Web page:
“The story, as this book hopes to show, is well documented, but an alternative narrative, that the Church itself came to a consensus on the nature of the Godhead, is still the dominant one in histories of Christianity. The ‘consensus’ approach glosses over the violent antagonisms the debates over doctrine aroused and the pre-eminent role the [Roman] emperors played in their resolution.” (p. 2, emphasis mine)

The mystery of the Trinity would be no mystery at all if one were to let go of the untenable “axiom” that the Bible is infallible. In fact, although Jehovah’s Witnesses also believe in the infallibility of the Protestant Bible, they do not believe that Jesus is also God. In their New World Translation of the Holy Scriptures, they work around this biblical contradiction by rendering the first verse of John’s gospel as, “In the beginning was the Word, and the Word was with God, and the Word was a god (or ‘was divine‘).” (John 1:1, emphasis mine) However, according to the Bible Hub: Interlinear website, the Greek original uses the same word (except for the ‘case’: i.e., subject, object, etc.) for both “God” and “a god” (or “divine”). (See: https://biblehub.com/interlinear/john/1-1.htm.)

Consequently, we can only hold on to what is tenable in the Bible. So then, do we pick and choose what we like from the Bible? That is very dangerous if not irresponsible. But if you follow your reason: what your inner self tells you is true or false in the Bible, then the Bible becomes a source of inspiration to you—but in the ordinary sense. If we were truly made “in the image of God,” (Genesis 1:26) that would not be in our bodies but in our intellect. Deuteronomy tells us that God’s law is not far from us, in the sky or across the sea, that it might be difficult to obtain and know about; no, it is hardwired to our inner being—it is God’s signature in every one of us:

“This commandment, that I command thee this day is not above thee, nor far off from thee: Nor is it in heaven, that thou shouldst say: ‘Which of us can go up to heaven to bring it unto us, and we may hear and fulfill it in work?’ Nor is it beyond the sea: that thou mayst excuse thyself, and say: ‘Which of us can cross the sea, and bring it unto us: that we may hear, and do that which is commanded?’ But the word is very nigh unto thee, in thy mouth and in thy heart, that thou mayst do it.” (Deuteronomy 30:11–14)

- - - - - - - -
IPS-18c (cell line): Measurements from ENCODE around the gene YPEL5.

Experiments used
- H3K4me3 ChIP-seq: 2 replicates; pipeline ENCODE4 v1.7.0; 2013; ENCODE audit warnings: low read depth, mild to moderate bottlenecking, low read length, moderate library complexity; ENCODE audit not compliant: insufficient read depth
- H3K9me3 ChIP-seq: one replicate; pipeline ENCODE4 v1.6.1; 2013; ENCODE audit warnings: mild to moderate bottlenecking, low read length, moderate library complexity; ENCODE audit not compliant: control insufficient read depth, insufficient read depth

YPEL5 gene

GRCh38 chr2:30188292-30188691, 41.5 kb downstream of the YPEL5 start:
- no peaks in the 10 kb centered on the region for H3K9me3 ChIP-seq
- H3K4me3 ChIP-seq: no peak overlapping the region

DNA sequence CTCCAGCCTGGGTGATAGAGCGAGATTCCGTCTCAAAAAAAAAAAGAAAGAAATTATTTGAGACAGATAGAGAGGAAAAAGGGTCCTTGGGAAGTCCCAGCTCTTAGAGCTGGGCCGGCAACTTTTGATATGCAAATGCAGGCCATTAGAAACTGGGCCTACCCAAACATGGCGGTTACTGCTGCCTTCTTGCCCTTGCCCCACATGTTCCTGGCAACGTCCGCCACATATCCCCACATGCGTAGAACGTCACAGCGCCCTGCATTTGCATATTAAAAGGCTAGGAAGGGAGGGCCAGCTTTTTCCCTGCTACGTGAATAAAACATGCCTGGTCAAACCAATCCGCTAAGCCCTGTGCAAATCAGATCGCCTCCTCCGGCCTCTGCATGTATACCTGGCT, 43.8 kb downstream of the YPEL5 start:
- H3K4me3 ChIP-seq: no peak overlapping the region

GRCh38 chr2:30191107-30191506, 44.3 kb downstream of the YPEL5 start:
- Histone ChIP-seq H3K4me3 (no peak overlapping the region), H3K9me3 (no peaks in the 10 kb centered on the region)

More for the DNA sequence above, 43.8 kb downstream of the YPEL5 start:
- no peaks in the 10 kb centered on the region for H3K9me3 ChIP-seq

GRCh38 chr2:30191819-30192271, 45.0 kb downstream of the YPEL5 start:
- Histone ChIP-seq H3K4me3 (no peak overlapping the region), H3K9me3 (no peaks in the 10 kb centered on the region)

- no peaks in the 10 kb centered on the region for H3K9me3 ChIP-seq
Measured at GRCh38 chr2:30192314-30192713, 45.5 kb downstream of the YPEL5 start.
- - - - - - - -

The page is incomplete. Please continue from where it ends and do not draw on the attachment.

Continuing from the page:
Bible Hub: Interlinear. https://biblehub.com/interlinear/john/1-1.htm.

Crossan, John Dominic. God and Empire: Jesus Against Rome, Then and Now. New York, NY: HarperOne, 2008. (ISBN: 9780060858315.)

Ehrman, Bart D. Jesus, Interrupted: Revealing the Hidden Contradictions in the Bible (and Why We Don’t Know About Them). New York, NY: HarperOne, 2009. (ISBN: 9780061173936.)

Freeman, Charles. AD 381. London, UK: Pimlico, 2009. (ISBN: 9781845950071.)

Jefferson, Thomas to James Smith, 1822.

Watch Tower Bible and Tract Society of Pennsylvania. New World Translation of the Holy Scriptures. New York, NY: Watch Tower Bible and Tract Society of New York Inc., 2013.

The Holy Bible: Douay Rheims Version. Challoner Revision, 1752.

Author Introduction

My name is Carmel Paul Attard. I was educated by Jesuits, and I also became a Jesuit for over six years. I have a bachelor of science degree in physics and mathematics and taught the subjects at advanced/college level for over five years. I am also a Bible enthusiast, and my main interest is how God, the Bible, and Christianity relate to science and reason.

I self-published three books: Is God a Reality?—A Scientific Investigation, Is the Bible Infallible?—A Rational, Scientific, and Historical Evaluation, and Faith and Reason: Disturbing Christian Doctrines.

Is God a Reality? Full Cover

Is God a Reality? was published in February 2017.

Is the Bible Infallible? Full Cover

Is the Bible Infallible? was published in September 2019.

Faith and Reason. Full Cover

Faith and Reason was published in December 2020.

More detail regarding my blogged articles may usually be found in my books.

Comments and insights are always welcome, even if in disagreement. I shall do my best to discuss them cordially. You can contact me personally at carmel0547@hotmail.com.